Mothering Sunday (22nd March) is the ‘unofficial’ start of the gardening season, and the more frequent sunny days provide a chance to get into the garden and get set for spring. Don’t get carried away, frosts and winds are still frequent, keep overwintered tender plants wrapped up warm.
Tasks for March:
1. As the soil warms up so do the slugs. Protect newly emerging delicate shoots of herbaceous plants, such as Hosta, Delphinium and lupins.
2. Add Fresh Compost: It’s time to top dress all of your containers with fresh compost
3. Keep on top of weeds, as they will complete with garden plants for water and nutrients.
4. Sprinkle a general purpose fertiliser in borders around shrubs and perennials.
5. Use a mower set on a high blade setting to give the lawn a trim, sow grass seed in any bare patches of the lawn.
6. Finish any winter tidying tasks.
7. Prune winter flowering shrubs such as mahonia, heathers, and winter jasmine as soon as flowering has ended. Also prune the colourful stems of Dogwoods (Cornus) and willows (Salix).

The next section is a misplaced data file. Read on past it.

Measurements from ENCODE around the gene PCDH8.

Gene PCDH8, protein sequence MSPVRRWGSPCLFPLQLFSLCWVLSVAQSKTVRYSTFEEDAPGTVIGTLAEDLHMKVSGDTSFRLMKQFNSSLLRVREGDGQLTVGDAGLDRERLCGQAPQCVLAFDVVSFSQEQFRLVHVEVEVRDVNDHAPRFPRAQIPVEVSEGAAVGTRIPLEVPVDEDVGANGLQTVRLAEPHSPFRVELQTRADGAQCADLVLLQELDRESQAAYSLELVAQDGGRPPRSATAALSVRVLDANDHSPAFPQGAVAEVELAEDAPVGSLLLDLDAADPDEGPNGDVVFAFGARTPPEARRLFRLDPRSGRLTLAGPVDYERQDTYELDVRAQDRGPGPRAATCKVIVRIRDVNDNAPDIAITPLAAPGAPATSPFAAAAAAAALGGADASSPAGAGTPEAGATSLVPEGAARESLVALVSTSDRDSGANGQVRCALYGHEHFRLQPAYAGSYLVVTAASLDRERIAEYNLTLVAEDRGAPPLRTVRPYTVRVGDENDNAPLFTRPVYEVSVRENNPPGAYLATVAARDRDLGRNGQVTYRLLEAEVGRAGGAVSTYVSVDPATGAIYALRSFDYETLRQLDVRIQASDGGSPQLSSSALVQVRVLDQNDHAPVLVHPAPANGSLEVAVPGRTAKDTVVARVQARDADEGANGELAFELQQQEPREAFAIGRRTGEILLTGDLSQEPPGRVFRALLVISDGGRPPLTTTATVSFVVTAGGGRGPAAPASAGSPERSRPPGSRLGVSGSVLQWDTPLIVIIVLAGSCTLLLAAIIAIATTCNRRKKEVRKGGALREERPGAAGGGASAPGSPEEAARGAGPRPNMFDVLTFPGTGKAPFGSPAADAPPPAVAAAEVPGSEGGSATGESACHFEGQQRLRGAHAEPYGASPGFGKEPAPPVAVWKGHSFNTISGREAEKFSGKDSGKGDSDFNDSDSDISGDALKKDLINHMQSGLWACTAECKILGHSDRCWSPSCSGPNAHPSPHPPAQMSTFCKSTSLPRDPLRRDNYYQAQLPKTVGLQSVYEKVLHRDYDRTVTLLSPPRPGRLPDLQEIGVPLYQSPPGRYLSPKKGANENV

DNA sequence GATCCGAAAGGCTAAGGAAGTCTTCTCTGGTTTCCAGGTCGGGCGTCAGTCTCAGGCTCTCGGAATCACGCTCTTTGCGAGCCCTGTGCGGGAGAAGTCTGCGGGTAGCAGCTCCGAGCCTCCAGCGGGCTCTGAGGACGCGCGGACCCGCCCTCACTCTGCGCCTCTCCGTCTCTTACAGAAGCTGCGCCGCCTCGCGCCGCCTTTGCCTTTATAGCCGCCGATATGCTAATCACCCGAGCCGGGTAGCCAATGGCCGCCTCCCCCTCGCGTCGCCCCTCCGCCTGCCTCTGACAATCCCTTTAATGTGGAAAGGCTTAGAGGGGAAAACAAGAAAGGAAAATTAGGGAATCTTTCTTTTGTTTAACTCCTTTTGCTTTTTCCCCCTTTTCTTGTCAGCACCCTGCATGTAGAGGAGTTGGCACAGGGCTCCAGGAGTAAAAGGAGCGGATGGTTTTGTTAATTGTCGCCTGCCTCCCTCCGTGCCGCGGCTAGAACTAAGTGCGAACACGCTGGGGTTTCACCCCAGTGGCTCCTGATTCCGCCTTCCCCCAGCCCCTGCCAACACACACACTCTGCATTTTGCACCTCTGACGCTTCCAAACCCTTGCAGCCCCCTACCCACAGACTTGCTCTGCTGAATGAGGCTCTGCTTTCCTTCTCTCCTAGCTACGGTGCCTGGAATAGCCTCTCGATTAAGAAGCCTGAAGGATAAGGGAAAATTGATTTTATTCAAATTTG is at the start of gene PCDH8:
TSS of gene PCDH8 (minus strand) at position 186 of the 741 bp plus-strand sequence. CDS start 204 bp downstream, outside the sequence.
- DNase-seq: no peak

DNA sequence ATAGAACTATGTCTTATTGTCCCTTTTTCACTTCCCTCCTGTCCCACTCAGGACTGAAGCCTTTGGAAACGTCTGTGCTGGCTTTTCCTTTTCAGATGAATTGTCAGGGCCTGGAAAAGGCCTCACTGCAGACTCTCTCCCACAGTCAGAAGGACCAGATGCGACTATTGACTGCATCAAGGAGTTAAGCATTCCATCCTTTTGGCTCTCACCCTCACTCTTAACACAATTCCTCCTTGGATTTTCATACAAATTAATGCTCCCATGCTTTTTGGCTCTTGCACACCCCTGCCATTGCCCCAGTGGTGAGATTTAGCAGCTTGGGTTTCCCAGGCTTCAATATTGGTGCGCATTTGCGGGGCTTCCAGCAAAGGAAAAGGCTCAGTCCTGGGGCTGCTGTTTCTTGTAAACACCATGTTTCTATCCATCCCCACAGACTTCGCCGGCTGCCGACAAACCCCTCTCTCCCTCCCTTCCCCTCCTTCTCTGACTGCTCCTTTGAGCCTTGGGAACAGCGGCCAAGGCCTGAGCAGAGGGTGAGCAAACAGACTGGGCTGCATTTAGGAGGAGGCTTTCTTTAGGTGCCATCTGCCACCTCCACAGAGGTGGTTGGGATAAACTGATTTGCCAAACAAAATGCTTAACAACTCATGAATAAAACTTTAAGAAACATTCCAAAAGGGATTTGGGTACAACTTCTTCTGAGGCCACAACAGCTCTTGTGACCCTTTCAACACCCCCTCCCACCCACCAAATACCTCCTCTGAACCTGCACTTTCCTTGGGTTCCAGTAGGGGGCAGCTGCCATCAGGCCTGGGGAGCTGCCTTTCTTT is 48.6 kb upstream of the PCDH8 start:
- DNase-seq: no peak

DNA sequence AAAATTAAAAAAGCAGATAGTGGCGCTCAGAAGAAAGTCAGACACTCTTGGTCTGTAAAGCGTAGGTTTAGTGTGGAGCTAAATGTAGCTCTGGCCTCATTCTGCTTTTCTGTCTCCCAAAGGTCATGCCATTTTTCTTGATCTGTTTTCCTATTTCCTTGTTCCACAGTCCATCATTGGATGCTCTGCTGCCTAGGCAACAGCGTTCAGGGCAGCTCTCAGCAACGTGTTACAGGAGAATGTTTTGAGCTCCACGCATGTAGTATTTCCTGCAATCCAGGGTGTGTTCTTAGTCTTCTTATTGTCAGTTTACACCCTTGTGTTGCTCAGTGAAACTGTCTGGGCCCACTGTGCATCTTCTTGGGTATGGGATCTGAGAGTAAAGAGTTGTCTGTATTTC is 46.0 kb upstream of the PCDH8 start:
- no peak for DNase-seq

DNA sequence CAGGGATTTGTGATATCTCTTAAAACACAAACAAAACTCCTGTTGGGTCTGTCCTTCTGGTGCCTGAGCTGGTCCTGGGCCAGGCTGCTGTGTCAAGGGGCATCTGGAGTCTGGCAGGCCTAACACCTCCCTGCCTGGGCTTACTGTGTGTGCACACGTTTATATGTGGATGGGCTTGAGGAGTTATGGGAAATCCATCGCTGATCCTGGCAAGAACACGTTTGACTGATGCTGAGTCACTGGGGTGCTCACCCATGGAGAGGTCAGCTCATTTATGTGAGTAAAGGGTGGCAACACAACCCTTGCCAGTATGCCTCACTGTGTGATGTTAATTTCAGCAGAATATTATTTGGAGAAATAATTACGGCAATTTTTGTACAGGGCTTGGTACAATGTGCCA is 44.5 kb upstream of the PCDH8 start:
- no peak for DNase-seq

For an early crop of new potatoes why not try planting in a bag in your greenhouse or a light, frost free area?
Step one: Empty the contents of a bag of compost (50lts minimum) turn the bag inside out and roll down the sides. Piece some holes in the base of the bag. Place approximately 3” of compost back in the base of the bag and place no more than three chitted seed potatoes into the bag.
Step two: Sprinkle some fertiliser around the potatoes (I use organic ‘Fish, Blood & Bone’) and cover with soil.
Step Three: As the shoots grow continue to cover with the compost, rolling the bag up as you go. The potatoes will be ready to harvest within 10 – 12 weeks (depending on the variety)
This is a good time to assess the performance of spring bulbs, especially daffodils. If you have a clump of daffodils which are blind (without flowers) mark them with a stick for attention. Once the foliage is going over, lift the clump and check them. If they are congested plant back, having first separated the bulbs and plant further apart. Another common cause of blind bulbs is if they are planted too shallow. Ensure when re planting the clump it is a least 3x the depth of the bulb.
Rachel Sobiechowski BSc (Hons) P&R Garden Supplies, Fengate Drove, Brandon Suffolk IP27 0PW
01842 814800 www.p-rgardensupplies.co.uk email: email@example.com